Each cabin was a small unit in itself. We always tried to bunk up with friends but were often a motley lot thrown together. We were responsible for keeping the cabin clean. Frequent random inspections by Quarters staff were a big incentive. They would come round carrying a long walking stick with a crook handle and reach under beds and into corners. There were bunk beds (top bunk always the most popular), and 4-drawer chests-of-drawers shared by 2 people, so in a cabin for 6 there would be 3 bunk beds, 3 chests-of-drawers and a curtained off corner to hang our uniforms, topcoats, raincoats, etc.
Size was a disadvantage with some rooms that were used as cabins (dormitories). One I was in, slept 24 (6 double bunks each side - like a hospital ward). As we were watch-keepers on differing watches, it was difficult to sleep during the day with comings and goings, radios on, chatter, etc. Each cabin rented a radio from a shop in Seaford (about 1/6d. to 2/- (7½ to 10p) per week), to which we all contributed. These were more or less permanently tuned to the American Forces Network (except for BBC news and ITMA (acronym for a popular contemporary radio programme It's that man again starring Tommy Handley)).
We were detailed for fire watch duties (by rota, we had to give our times when on watch in the tunnel). We did not always take kindly to patrolling the attic floors when we would much rather have stayed in bed and taken our chances.
During the warm summer days of 1944, we would come off night watch, grab blankets and pillows, and find somewhere in the gardens to sleep. Always we 'looked out'for each other, making sure we woke in time for lunch or a 'date'. Some girls would really sunbathe - stripping down to the bare necessities. This was suddenly stopped. There was a Polish fighter squadron at Polegate. When they came back from a sortie over the Channel, they diverted off-course and flew low over Surrey House to view the bathing belles. Their CO got in touch with our WRNS Officer and we were all told to be more circumspect.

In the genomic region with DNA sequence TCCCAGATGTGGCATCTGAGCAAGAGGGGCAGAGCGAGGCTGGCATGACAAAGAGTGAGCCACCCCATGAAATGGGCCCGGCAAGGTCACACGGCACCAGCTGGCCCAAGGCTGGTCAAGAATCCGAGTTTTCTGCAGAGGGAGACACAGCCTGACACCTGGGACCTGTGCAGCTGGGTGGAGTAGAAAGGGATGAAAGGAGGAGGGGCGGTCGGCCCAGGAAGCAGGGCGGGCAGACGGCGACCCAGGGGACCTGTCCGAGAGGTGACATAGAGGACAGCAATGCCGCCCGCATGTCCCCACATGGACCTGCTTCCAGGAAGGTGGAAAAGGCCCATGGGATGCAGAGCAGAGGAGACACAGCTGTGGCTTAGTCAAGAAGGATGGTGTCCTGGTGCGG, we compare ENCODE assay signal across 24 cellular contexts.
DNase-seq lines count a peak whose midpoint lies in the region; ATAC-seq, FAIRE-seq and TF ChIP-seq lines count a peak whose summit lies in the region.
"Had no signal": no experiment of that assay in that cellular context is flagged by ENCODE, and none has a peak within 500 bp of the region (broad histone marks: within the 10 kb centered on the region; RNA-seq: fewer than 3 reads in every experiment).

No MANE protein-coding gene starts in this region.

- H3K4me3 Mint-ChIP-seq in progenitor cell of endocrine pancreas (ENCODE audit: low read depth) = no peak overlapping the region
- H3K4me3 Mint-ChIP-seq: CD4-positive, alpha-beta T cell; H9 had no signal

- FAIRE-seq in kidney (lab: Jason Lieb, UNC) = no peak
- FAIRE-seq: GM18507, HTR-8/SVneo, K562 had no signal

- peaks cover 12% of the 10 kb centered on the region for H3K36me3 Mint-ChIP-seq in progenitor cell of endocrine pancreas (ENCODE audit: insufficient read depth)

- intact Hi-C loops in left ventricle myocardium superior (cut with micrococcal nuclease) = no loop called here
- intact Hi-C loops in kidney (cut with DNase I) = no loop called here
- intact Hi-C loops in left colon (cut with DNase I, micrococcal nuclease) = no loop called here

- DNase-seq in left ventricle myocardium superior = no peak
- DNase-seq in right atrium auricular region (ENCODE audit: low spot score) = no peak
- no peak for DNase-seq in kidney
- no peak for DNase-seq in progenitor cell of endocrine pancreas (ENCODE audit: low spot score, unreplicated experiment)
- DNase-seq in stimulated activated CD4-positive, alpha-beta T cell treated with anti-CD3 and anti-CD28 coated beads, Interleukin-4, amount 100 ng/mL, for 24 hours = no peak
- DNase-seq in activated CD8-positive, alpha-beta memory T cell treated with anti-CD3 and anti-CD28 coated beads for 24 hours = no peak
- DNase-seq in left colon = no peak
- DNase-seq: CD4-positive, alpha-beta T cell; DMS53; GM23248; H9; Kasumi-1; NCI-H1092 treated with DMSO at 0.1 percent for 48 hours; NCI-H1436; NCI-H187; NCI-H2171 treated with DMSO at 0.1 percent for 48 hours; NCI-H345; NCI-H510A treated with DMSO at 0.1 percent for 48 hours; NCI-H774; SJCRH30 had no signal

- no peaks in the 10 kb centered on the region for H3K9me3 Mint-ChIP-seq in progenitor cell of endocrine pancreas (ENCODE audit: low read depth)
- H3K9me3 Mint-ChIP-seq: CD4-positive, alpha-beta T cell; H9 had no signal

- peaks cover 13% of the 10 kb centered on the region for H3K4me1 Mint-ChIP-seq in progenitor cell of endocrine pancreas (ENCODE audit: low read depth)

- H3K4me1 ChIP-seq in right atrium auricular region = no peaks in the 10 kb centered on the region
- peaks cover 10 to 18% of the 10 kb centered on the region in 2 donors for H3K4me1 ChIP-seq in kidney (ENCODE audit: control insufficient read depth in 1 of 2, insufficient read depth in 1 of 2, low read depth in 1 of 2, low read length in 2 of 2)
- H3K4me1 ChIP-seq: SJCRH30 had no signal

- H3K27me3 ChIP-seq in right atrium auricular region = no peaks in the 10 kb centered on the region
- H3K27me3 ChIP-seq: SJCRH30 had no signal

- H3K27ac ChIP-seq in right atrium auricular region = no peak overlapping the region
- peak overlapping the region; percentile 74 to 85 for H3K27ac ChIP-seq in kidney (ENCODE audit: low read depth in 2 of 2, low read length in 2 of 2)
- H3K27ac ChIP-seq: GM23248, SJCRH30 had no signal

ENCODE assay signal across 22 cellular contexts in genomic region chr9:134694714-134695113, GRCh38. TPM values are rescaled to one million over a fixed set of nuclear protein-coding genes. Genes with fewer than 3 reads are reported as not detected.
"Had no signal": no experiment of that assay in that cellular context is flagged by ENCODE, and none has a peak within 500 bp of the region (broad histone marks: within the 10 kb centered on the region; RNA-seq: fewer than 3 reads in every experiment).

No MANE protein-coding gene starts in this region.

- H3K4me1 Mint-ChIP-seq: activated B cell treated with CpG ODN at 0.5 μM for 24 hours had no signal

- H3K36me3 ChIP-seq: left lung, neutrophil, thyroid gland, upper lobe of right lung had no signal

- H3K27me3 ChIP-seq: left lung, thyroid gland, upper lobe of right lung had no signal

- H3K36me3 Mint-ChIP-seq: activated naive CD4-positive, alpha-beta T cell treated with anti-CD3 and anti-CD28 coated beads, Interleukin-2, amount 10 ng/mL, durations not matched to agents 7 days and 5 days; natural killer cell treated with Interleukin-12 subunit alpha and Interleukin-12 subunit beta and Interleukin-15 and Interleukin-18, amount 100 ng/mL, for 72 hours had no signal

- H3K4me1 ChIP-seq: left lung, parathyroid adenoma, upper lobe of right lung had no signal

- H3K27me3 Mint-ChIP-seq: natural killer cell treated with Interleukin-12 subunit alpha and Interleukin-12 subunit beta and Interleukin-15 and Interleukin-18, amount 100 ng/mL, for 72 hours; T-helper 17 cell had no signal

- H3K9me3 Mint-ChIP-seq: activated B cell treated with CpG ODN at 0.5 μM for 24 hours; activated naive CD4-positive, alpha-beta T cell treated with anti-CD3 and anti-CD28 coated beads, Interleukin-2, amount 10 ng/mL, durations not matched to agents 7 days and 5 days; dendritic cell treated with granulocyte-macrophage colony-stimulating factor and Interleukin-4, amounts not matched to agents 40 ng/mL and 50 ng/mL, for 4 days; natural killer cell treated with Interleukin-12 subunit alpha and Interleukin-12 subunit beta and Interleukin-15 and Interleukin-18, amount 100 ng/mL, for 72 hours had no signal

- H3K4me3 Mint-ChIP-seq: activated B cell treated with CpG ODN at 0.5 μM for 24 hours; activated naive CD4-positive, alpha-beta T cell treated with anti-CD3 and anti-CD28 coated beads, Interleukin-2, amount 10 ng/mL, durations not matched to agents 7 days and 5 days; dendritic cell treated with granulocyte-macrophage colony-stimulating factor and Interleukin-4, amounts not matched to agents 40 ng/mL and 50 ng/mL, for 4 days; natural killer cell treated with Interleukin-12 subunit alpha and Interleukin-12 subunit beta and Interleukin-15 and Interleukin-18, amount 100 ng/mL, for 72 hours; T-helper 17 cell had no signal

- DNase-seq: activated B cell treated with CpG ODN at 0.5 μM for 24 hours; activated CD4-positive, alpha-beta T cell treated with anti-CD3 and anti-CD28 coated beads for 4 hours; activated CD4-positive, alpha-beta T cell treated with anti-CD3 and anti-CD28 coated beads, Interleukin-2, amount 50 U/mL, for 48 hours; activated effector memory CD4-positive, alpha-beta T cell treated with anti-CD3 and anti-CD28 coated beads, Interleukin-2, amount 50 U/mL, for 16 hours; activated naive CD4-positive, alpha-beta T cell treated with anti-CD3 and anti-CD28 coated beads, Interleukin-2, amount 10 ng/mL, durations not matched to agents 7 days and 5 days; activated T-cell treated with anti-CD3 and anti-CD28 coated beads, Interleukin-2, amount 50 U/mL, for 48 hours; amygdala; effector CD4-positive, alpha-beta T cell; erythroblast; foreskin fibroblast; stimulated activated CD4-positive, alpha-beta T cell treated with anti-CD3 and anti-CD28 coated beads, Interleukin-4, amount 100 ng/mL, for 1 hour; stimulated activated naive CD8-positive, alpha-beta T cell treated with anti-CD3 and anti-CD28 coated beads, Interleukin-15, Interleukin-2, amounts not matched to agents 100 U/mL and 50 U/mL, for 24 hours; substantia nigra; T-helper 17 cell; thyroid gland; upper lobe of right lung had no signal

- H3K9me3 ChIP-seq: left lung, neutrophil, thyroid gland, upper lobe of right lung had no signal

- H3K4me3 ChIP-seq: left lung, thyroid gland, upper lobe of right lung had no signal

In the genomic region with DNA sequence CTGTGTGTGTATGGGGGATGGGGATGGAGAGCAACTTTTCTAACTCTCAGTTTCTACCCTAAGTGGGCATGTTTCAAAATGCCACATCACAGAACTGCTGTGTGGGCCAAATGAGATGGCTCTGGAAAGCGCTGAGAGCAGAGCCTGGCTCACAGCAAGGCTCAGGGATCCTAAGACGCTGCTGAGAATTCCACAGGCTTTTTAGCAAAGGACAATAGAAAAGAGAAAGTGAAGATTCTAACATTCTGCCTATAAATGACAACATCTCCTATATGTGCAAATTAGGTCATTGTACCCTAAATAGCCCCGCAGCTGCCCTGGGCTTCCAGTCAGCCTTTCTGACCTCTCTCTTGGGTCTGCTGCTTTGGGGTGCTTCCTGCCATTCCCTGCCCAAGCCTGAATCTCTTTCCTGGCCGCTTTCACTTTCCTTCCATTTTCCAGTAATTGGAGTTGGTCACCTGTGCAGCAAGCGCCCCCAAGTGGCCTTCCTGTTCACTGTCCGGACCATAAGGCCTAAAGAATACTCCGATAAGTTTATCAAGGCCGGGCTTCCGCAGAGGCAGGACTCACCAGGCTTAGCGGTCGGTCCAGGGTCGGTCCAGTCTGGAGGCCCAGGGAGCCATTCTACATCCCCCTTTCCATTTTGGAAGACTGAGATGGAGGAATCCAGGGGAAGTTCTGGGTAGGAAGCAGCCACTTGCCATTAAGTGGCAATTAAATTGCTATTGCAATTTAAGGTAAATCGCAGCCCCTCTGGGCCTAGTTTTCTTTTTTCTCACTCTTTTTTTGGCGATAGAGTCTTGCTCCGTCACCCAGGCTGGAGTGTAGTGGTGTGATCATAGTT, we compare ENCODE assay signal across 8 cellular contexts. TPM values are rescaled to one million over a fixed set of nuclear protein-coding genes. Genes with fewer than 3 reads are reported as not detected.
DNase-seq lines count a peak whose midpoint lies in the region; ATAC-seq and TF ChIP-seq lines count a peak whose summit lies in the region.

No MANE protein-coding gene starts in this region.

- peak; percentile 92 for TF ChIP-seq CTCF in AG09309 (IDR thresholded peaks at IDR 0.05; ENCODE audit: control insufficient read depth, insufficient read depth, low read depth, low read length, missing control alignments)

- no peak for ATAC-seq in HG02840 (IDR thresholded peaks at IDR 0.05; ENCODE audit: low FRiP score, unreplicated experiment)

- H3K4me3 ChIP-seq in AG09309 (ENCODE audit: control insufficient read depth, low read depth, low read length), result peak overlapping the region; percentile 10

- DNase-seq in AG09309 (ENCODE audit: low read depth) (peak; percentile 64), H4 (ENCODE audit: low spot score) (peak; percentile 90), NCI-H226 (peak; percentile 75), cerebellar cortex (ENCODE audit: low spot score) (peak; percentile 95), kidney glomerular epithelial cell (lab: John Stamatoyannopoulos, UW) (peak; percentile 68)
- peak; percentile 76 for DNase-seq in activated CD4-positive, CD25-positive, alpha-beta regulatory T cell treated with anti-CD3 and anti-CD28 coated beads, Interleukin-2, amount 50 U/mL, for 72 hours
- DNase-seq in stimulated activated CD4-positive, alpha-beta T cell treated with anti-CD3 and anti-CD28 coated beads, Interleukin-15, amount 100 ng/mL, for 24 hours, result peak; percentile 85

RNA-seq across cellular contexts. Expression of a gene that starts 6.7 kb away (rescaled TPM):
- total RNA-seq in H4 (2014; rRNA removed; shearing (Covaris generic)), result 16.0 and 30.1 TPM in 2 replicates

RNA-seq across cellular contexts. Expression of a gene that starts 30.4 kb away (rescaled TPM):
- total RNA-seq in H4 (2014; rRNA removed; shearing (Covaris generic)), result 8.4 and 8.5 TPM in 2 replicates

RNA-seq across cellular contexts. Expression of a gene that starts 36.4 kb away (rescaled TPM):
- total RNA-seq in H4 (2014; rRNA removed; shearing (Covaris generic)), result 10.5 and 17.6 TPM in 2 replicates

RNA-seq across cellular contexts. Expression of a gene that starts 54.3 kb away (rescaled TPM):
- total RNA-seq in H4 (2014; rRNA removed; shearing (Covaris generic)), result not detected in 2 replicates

Other houses in Seaford were also taken over as WRNS Quarters, for a short while I was at Hughenden which was nearer the town centre.
The greater proportion of the WRNS quartered at Seaford worked for NOIC Newhaven as Boats crew, Torpedo WRNS, Artificers, as well as the Writers etc. They were certainly a mixed bunch both in age and background. I remember Lavender Herbert, the daughter of A.P.H.Herbert (the author and columnist), an older person (Maisie) who was a gifted artist, a Bishop's daughter, several daughters of Admirals, and some university graduates. It was certainly an education in the University of Life for my friend Irene and me who came from a sleepy county town on the borders of England and Wales. (Irene and I were at school together from the age of 10, we joined the WRNS together, were at FORWARD together, and remained the closest of friends until sadly she died in 1991).
The FORWARD WRNS billeted at Seaford who worked at Newhaven HQ were bussed to and from watch. The bus would pick us all up, stopping at various points in Seaford. We would next go to Newhaven Harbour and then on to Denton. It would wait for those coming off watch, back to Newhaven Harbour to pick up those coming off watch there, then back to Seaford. (Woe betide anyone who missed the bus).
I must say we enjoyed being at Seaford. There was more to do off watch, a cinema, a good canteen in the centre of the town, the Scotch Tea Rooms and another café on the front. The more sophisticated joined Canadian Army Officers at the Pelham Club. There was the convenience of the nearby railway station so we could get to Brighton on our days free, and a frequent bus service to Brighton and Eastbourne (and all stops in between).
A favourite jaunt was to take the Eastbourne bus, get off at Exceat Farm, walk over High-and-Over Hill to Alfriston, have tea at the Urn or Drusillas (where occasionally we could get a BOILED EGG!!!) and then pick up a bus back again. Alternatively we would walk over the Seven Sisters where we got to know the various gun crews who always gave us tea and 'jelly pieces' (which I discovered to be Bread and Jam). Sometimes we would go to the coastguard cottages at Birling Gap where the Royal Observer Corps had a lookout point. Again, always good for tea and a bite to eat. I have some wonderful memories of warm summer days, the downs, cowslips, poppies, harebells AND lizards (not known in my part of the world).